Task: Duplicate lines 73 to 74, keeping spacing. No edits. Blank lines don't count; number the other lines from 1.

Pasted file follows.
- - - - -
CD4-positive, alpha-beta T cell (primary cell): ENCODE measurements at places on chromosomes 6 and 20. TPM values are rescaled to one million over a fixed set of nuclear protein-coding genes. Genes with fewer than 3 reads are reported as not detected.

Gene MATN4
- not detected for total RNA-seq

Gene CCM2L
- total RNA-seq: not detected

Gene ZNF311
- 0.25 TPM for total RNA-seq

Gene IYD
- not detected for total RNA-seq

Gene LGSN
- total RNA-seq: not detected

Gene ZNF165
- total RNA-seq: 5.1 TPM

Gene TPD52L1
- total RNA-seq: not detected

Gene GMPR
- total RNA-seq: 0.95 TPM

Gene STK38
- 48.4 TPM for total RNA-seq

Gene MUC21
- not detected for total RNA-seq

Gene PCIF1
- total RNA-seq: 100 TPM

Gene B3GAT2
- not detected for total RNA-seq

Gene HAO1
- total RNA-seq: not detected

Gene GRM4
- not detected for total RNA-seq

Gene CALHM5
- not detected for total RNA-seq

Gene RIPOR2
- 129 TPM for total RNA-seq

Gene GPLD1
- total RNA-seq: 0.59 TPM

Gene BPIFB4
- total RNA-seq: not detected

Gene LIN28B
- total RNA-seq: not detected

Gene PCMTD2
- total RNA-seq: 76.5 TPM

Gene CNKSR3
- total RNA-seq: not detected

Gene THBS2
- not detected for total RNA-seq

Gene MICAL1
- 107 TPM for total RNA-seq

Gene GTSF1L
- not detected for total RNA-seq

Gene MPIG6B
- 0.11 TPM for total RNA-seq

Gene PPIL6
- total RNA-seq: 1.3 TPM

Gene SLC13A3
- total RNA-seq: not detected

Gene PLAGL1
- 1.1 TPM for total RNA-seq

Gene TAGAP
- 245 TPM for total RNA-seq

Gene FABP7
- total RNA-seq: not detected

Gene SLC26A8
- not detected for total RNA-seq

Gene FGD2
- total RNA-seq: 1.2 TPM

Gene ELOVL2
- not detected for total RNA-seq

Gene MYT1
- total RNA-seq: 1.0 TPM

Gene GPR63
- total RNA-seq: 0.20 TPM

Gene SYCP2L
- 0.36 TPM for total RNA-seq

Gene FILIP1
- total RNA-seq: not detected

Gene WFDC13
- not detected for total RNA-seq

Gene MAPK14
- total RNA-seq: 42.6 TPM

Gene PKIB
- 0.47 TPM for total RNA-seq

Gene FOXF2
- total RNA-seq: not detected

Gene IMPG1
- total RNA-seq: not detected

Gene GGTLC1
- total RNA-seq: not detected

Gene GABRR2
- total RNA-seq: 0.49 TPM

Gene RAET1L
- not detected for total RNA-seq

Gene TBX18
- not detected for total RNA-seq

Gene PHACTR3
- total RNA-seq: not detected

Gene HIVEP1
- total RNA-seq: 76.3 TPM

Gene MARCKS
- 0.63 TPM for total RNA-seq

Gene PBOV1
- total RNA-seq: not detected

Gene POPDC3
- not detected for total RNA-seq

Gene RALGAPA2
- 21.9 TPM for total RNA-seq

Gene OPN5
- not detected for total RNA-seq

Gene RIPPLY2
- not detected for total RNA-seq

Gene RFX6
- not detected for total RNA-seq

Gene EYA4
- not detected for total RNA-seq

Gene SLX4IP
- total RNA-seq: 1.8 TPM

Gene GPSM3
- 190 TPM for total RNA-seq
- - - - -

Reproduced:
- 0.36 TPM for total RNA-seq

Gene FILIP1